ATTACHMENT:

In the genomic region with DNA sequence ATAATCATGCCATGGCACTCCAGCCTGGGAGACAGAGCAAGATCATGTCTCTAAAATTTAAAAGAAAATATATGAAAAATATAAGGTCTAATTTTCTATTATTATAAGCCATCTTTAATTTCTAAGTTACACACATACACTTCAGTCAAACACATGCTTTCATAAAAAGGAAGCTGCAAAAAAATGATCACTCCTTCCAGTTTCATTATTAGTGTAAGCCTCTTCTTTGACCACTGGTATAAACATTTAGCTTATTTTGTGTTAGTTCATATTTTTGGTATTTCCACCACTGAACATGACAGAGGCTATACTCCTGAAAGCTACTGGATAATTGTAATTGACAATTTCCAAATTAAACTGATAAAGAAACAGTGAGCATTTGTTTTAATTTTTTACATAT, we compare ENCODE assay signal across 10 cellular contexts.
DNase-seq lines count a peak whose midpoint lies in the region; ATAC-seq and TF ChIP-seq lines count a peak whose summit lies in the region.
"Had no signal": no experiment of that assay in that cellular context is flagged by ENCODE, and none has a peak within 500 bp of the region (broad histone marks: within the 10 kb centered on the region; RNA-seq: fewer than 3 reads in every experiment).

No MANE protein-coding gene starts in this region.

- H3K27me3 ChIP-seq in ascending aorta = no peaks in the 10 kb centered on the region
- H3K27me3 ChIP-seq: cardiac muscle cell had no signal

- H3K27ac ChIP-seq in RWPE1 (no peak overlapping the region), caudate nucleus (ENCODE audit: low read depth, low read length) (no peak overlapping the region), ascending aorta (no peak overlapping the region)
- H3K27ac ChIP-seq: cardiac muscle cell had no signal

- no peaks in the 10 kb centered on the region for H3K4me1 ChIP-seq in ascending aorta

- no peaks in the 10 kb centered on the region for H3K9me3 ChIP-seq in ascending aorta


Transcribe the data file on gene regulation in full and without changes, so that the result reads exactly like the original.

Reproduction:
In the genomic region with DNA sequence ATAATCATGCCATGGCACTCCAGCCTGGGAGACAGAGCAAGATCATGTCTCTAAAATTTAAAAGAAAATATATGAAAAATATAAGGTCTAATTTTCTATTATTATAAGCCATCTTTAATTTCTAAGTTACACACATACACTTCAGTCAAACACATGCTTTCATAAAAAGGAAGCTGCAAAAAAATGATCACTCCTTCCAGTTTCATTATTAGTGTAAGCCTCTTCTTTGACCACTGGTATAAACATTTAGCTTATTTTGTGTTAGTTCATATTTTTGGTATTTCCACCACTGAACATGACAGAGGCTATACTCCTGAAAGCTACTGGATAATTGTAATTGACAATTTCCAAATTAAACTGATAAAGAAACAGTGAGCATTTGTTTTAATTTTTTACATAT, we compare ENCODE assay signal across 10 cellular contexts.
DNase-seq lines count a peak whose midpoint lies in the region; ATAC-seq and TF ChIP-seq lines count a peak whose summit lies in the region.
"Had no signal": no experiment of that assay in that cellular context is flagged by ENCODE, and none has a peak within 500 bp of the region (broad histone marks: within the 10 kb centered on the region; RNA-seq: fewer than 3 reads in every experiment).

No MANE protein-coding gene starts in this region.

- H3K27me3 ChIP-seq in ascending aorta = no peaks in the 10 kb centered on the region
- H3K27me3 ChIP-seq: cardiac muscle cell had no signal

- H3K27ac ChIP-seq in RWPE1 (no peak overlapping the region), caudate nucleus (ENCODE audit: low read depth, low read length) (no peak overlapping the region), ascending aorta (no peak overlapping the region)
- H3K27ac ChIP-seq: cardiac muscle cell had no signal

- no peaks in the 10 kb centered on the region for H3K4me1 ChIP-seq in ascending aorta

- no peaks in the 10 kb centered on the region for H3K9me3 ChIP-seq in ascending aorta